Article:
The individual can attain self-control in great things only through self-control in little things. He must study himself to discover what is the weak point in his armor, what is the element within him that ever keeps him from his fullest success. This is the characteristic upon which he should begin his exercise in self-control. Is it selfishness, vanity, cowardice, morbidness, temper, laziness, worry, mind-wandering, lack of purpose?—whatever form human weakness assume in the masquerade of life he must discover. He must then live each day as if his whole existence were telescoped down to the single day before him. With no useless regret for the past, no useless worry for the future, he should live that day as if it were his only day,—the only day left for him to assert all that is best in him, the only day left for him to conquer all that is worst in him. He should master the weak element within him at each slight manifestation from moment to moment. Each moment then must be a victory for it or for him. Will he be King, or will he be slave?—the answer rests with him.
— William George Jordan, The Kingship of Self-Control (1898)
I have no problem publicly admitting that “hopelessness” is the weak point in my armor.
It drains a man of the will to do anything, and leads to all manner of substance abuse (not necessarily in my case, but I can see it happening).
What is St. Paul’s formula?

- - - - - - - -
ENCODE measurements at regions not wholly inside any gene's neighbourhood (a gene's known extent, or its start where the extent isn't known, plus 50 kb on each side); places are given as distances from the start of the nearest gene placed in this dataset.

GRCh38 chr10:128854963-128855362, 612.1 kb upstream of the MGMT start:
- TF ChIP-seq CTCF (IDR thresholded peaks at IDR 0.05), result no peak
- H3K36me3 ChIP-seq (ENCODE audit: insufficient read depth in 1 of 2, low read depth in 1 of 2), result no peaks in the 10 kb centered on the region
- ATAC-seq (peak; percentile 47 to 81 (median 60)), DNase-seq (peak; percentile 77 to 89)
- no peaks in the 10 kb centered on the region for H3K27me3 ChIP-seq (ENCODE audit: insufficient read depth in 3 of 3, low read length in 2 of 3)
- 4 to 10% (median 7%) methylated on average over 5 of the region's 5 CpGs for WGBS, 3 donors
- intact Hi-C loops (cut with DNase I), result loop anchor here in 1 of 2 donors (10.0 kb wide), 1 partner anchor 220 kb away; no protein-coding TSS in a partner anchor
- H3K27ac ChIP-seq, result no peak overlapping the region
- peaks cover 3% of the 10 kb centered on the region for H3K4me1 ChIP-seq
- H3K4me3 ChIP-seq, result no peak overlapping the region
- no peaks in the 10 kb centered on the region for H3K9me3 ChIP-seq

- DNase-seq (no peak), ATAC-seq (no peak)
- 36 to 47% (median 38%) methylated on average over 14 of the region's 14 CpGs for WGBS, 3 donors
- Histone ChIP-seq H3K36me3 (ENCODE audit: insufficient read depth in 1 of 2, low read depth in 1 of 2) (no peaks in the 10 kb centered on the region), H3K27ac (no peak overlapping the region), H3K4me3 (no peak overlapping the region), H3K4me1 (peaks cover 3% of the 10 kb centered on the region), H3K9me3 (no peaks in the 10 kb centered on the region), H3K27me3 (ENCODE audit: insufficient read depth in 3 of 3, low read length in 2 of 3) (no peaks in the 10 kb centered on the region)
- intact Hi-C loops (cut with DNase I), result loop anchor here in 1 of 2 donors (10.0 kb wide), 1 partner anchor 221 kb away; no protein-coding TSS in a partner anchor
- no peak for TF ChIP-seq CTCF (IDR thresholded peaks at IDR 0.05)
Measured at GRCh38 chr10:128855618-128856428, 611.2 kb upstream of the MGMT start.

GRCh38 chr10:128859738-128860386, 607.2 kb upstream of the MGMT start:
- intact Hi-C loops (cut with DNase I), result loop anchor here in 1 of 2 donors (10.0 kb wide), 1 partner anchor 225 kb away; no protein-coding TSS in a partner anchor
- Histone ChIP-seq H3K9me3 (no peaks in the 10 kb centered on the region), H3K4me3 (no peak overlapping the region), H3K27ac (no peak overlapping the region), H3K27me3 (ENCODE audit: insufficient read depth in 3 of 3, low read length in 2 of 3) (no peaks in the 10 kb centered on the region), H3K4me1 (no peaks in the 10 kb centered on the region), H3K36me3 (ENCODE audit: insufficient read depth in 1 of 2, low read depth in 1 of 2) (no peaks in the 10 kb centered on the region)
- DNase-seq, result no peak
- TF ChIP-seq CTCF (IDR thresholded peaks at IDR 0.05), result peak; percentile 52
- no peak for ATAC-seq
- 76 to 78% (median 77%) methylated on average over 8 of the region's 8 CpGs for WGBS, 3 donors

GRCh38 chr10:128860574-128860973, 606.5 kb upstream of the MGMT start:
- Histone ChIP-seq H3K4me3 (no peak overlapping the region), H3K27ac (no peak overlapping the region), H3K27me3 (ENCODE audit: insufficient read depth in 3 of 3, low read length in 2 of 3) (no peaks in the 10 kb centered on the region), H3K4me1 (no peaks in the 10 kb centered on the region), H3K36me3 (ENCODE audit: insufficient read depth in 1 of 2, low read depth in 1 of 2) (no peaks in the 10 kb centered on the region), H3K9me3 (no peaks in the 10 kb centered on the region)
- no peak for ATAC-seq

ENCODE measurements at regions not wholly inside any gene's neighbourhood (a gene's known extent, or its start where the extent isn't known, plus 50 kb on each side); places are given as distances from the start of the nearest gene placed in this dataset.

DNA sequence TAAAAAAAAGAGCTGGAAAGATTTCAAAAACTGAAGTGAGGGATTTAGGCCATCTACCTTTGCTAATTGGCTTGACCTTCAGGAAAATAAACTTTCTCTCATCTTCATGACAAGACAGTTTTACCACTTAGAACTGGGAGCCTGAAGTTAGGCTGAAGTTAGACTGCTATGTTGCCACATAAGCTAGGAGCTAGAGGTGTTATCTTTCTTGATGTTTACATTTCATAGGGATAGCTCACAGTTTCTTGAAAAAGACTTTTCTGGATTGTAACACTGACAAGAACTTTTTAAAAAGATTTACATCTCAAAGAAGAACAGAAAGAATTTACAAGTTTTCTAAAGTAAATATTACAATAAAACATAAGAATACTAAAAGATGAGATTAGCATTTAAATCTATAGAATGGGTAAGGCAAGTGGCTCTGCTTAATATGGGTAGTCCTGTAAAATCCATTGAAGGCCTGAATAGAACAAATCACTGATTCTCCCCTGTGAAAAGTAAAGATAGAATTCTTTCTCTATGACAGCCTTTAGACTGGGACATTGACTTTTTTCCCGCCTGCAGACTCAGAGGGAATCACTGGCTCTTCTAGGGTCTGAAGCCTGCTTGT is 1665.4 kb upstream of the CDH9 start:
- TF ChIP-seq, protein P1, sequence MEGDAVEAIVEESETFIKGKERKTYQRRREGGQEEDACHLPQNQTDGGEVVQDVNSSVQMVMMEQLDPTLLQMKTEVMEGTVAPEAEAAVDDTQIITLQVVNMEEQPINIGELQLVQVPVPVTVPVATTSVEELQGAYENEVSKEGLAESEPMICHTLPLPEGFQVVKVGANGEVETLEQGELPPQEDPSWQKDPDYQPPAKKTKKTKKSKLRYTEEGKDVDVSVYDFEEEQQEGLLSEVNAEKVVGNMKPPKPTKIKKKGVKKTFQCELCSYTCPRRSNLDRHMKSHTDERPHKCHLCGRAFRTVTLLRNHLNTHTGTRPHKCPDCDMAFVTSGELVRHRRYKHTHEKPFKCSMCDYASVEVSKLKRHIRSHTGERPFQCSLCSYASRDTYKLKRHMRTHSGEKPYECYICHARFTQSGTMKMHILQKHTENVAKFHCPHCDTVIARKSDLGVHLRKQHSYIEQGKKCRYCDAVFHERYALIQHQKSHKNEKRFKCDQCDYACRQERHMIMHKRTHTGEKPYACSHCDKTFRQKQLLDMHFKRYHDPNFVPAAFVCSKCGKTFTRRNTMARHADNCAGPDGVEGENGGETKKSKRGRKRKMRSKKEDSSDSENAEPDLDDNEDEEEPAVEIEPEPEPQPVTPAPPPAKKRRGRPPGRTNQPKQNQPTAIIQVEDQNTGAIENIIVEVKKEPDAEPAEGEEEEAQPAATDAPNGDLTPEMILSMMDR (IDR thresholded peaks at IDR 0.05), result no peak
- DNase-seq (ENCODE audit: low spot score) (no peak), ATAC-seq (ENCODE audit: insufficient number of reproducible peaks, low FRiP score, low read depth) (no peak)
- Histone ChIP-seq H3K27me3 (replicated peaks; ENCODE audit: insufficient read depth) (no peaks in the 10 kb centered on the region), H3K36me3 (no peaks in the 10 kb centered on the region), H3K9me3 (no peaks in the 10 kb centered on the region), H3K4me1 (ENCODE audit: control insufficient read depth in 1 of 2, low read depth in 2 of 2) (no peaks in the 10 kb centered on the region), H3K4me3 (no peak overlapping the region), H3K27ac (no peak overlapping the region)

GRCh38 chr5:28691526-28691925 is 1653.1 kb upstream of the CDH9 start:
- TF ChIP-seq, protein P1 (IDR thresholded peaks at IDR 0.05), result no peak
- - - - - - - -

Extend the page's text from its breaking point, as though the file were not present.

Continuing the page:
Faith, Hope, and Love.
These proceed from each other…which makes me wonder about the origin of my hopelessness.
There are three things I do to “shore up” this part of my armor.
1. I’ve cleansed my body from the ravages of the common American diet. Parents pour refined sugar down the gaping throats of their children. This happens for years at a time, until the body has a systemic overgrowth of bad parasites and yeast, which cause depression and other mental deficiencies. I fixed this to ensure that whatever hopelessness I feel is the result of actual affairs, and not physical ailment.
2. I improve my prayer / devotional life – it must be ritualistic in function and sincerity. This works on the “faith” part of St. Paul’s formula, building “hope” by natural extension.
3. I meditate on the people and things I love, which includes living in the old literature; “breathing the air of Europe” as it were…and forcing myself to let fly my anger whenever I see a news report, TV show, or whatever other abomination-causing-desolation. Keeping it inside for the sake of social propriety, is damaging to the soul.
Now, I invite the demons from hell to check my handiwork, and try hitting this area of my armor. The harder they strike, the more it will ring … and if you’re all lucky, the “ringing” will manifest in my writings which will be better for it.